Police officers will be monitoring polling stations and people who are found to be in possession of dangerous weapons, firearms and alcohol will be dealt with, he added.

Makgale said if one is found guilty of these charges, they may face a jail term of up to 5 years, or be fined anything up to R100 000.

“Everyone has a right to vote and no one may interfere with that right,” he said.

The National Joint Operational and Intelligence Structure (Natjoints) have reported that 63 people have been arrested to date in cases related to various contraventions of the Electoral Act.

These offences include public violence, intimidation, assault with intent to cause grievously bodily harm, common assault, malicious damage to property, including the unlawful removal of posters.

“Those who break the law will be arrested and prosecuted” Makgale said.

Makgale said that political parties are free to campaign wherever they would like to, “we will not allow the creation of no-go zones” he said.  According to the IEC (Independent Electoral Commission), political parties are only to campaign until midnight tonight.

The police are not allowed to be inside the area where booths are located, unless requested by the electoral officer in charge of that station.  But SAPS officers will partol the perimeters of the stations and stand guard at the gates.

While an official number has not been made available, media reports suggest that close to 200 000 police officers will be deployed for the elections alone.



Looking back at the Wits ‘Great Debates’


CONFLICT ARISING: Wits security had to step in when ANC and DA  supporters faced off.

TENSION ARISING: Wits security had to step in when things got a little tense between ANC and DA supporters at one of the Great Debates. Photo: Anazi Zote

WITS played host to a first-0f-their-kind series of political debates in the lead up to to South Africa’s elections on May 7.

The purpose of the debates was to provide a platform for  discourse to take place between political parties and the general public. We take a look back at some of the key issues that were raised and discussed at the debates.

Nkandla: a case of state denialism?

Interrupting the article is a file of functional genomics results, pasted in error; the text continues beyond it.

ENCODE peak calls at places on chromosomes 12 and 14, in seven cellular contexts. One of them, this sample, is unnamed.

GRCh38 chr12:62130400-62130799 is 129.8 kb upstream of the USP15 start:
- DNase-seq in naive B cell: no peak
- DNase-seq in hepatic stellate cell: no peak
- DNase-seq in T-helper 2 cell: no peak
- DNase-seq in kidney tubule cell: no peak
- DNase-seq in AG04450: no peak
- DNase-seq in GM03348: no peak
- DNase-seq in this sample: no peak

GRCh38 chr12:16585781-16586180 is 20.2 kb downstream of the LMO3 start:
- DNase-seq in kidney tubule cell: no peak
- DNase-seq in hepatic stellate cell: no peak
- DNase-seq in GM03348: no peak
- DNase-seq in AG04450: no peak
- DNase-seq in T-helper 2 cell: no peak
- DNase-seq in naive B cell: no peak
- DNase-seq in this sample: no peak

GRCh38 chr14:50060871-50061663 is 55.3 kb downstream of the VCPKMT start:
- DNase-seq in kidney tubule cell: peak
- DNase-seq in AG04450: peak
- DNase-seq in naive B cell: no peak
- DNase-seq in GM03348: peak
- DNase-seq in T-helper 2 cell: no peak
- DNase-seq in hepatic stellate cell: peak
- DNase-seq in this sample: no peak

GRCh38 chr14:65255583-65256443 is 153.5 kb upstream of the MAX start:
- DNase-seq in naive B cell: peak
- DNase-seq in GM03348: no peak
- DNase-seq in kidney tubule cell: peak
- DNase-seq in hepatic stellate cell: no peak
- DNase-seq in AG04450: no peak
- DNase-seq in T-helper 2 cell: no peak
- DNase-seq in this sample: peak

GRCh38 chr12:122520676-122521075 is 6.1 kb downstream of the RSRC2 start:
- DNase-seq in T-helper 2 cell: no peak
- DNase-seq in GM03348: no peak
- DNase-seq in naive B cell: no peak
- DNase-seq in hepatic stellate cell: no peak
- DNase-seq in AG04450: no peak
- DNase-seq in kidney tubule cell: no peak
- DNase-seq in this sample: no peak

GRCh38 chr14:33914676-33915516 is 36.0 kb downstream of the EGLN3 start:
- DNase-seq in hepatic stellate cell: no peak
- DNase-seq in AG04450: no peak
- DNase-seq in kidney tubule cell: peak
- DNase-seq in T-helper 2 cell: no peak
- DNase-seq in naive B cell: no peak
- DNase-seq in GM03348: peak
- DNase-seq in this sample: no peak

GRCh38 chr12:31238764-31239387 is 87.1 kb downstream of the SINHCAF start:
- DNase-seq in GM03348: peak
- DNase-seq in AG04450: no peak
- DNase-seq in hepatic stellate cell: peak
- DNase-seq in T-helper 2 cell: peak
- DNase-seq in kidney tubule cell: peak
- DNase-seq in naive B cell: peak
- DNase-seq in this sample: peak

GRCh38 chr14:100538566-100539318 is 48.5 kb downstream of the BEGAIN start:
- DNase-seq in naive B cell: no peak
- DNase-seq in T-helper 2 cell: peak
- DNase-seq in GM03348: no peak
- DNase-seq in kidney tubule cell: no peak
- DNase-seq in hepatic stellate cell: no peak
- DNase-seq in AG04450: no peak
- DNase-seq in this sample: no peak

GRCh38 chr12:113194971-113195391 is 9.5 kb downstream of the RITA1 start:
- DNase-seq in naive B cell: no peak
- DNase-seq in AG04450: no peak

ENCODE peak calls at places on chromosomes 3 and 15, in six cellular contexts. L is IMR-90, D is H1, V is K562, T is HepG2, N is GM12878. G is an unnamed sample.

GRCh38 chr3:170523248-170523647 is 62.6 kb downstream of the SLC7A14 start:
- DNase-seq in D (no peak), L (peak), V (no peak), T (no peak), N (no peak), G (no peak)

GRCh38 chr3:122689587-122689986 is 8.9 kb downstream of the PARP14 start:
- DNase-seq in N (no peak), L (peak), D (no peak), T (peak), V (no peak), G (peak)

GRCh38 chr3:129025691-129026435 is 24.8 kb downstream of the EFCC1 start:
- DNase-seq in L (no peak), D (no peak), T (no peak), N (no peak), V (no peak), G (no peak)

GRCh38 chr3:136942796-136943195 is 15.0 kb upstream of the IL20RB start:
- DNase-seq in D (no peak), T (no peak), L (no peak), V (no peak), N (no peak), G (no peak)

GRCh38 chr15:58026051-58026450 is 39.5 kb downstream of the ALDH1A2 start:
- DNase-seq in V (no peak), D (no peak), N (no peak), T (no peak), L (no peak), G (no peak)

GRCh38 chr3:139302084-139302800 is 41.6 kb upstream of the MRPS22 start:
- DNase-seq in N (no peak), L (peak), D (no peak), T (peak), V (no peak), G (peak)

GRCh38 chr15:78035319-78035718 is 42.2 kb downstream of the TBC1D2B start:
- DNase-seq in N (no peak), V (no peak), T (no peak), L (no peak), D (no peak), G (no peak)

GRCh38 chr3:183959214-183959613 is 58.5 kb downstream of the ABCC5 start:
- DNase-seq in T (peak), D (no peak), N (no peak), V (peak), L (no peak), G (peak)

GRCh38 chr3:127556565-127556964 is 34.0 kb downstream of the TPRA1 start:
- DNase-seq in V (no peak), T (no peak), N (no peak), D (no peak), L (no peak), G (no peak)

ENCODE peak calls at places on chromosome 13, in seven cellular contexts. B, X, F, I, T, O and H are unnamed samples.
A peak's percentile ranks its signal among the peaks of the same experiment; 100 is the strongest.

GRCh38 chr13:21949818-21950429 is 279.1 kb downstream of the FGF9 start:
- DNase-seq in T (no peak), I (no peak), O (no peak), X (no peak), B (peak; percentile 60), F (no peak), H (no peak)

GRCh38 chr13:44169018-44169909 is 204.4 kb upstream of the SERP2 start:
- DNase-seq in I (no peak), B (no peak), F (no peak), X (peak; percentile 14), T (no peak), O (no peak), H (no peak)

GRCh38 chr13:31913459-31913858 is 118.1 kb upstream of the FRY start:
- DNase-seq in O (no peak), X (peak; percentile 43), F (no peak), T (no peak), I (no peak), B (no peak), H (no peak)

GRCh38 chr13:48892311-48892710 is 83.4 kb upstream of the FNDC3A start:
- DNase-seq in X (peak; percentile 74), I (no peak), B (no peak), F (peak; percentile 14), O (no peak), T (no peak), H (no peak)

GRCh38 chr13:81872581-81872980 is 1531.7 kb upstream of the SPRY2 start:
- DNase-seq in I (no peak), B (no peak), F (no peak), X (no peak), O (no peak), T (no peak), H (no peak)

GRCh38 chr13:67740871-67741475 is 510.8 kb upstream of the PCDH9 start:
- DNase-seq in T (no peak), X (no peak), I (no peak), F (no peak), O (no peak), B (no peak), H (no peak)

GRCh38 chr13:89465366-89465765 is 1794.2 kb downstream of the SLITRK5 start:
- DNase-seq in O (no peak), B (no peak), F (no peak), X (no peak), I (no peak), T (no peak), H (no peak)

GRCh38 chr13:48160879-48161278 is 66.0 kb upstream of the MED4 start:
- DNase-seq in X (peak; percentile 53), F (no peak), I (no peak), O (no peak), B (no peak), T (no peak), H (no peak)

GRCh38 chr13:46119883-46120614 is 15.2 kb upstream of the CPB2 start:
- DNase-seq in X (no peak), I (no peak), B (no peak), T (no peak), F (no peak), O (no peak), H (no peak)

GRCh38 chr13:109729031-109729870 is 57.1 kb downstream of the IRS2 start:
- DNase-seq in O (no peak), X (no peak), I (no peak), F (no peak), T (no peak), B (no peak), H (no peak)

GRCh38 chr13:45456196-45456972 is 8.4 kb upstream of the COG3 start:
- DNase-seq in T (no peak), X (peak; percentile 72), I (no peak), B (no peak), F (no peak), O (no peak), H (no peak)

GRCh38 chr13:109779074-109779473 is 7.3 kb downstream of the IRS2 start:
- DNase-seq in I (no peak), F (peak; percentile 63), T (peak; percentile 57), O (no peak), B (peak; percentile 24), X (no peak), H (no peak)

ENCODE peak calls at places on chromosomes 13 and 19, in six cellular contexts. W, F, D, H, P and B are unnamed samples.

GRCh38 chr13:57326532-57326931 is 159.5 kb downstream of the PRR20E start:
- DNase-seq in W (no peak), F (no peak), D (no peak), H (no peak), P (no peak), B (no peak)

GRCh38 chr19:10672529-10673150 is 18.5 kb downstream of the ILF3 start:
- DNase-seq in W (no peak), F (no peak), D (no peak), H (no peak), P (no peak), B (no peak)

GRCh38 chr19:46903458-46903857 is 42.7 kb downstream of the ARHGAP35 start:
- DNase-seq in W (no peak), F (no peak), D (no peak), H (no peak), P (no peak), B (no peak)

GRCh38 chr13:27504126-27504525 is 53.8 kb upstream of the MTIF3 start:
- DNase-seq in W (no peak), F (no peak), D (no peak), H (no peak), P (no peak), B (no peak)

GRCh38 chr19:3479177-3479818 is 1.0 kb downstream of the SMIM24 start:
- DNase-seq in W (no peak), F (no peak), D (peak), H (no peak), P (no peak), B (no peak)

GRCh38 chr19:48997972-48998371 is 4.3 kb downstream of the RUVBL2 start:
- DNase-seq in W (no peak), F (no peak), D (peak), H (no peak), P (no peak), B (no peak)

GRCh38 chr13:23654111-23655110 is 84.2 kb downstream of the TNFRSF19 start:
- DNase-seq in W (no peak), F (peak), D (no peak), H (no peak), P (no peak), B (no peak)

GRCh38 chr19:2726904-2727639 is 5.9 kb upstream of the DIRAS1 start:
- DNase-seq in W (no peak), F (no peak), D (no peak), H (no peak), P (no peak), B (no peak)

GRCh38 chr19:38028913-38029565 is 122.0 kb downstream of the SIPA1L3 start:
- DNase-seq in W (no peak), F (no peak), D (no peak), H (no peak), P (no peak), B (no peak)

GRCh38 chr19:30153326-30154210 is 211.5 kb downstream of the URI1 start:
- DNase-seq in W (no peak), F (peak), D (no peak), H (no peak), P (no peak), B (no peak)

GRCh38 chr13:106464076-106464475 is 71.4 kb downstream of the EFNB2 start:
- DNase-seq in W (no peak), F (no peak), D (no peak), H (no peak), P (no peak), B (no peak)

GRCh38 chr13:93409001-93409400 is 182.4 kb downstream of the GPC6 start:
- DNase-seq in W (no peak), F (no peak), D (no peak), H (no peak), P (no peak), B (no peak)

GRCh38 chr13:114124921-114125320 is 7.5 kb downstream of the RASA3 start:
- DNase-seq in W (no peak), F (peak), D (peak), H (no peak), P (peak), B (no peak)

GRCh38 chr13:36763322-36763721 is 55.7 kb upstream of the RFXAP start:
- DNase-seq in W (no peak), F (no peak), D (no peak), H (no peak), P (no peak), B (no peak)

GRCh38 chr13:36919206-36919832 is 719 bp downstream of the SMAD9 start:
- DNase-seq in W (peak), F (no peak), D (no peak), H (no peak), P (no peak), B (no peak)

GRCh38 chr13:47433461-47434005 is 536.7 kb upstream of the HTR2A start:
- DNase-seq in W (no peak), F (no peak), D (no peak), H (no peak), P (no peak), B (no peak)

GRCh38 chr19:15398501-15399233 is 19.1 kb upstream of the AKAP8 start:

The issue of public money being spent on President Jacob Zuma’s private home in Nkandla was a hot topic on the first night of the debate. ANC secretary general Gwede Mantashe rejected accusations of corruption.

“Nkandla was not built with state money,” Mantashe said.

The ANC’s denialism towards state corruption set the general the tone for the first round of election debates, which left the ANC open to criticism from opposition parties.

Agang leader Mamphele Ramphele and the Democratic Alliance (DA)’s federal chair Dr. Wilmot James, both cited Mantashe’s dismissal of ANC corruption as an indication of the failing legitimacy of the ANC, setting the general the tone for the debates that were to follow.

State anarchy

Delinquent behavior was the order of the day at the second debate, when a scuffle involving ANC and Economic Freedom Fighters (EFF) supporters. On the stage, the ANC’s Bonisile Modise faced the DA’s Mbali Nthuli and the EFF’s Floyd Shivambu.

“Hooliganism is in the DNA of the ANC. We are not shocked that such happened,” said Shivambu in response to the conflict in the crowd.

Despite the tensions among the political parties, the debate continued with the credibility of the ANC at the front of the debate discussions

“If government has a good story to tell why hasn’t the ANC been able to secure this country and nation [after 20 years of democracy],” asked Student Representative Council (SRC) member Jamie Mighti.

Dynamite comes in small packages

Small parties in South Africa made their voices heard  in the third debate when the Congress of the People’s Farouk Cassim, Inkatha Freedom Party’s Mkhulelo Hlengwa and the United Democratic Movement’s Bantu Holomisa, articulated a ‘quality over quantity’ argument.

The little-league of political parties used the opportunity to voice their dissent towards the ANC and the largest opposition party, the DA, suggesting that their small numbers should not marginalize them.

“[It is] not about numbers, [but rather] about quality that counts in the politics of a country…Look at the numbers of big parties, they can’t even deal with their corrupt president,” said Holomisa.

Countdown to the elections

The penultimate showdown between the DA and the ANC addressed issues of race and accountability.

The DA’s Mmusi Maimane and the ANC’s Paul Mashitile went to head-to-head in war of words on the misuse of funds by government in Gauteng.

“ANC says it scans its lists for people charged with corruption but Zuma is [still] on top despite Nkandla,” said Maimane.

The final the debate marked the official countdown to the general elections.

ANC’s Economic Development Minister Ebrahim Patel and DA’s finance spokesperson Tim Harris discussed economic growth in light of corruption.

According to Harris, the DA could create six million jobs and cut corruption over a period of five years.

“Cutting corruption leads to jobs for all,” Harris said.

The debate concluded with both parties emphasising their shared goal of creating jobs and ensuring economic sustainability for all.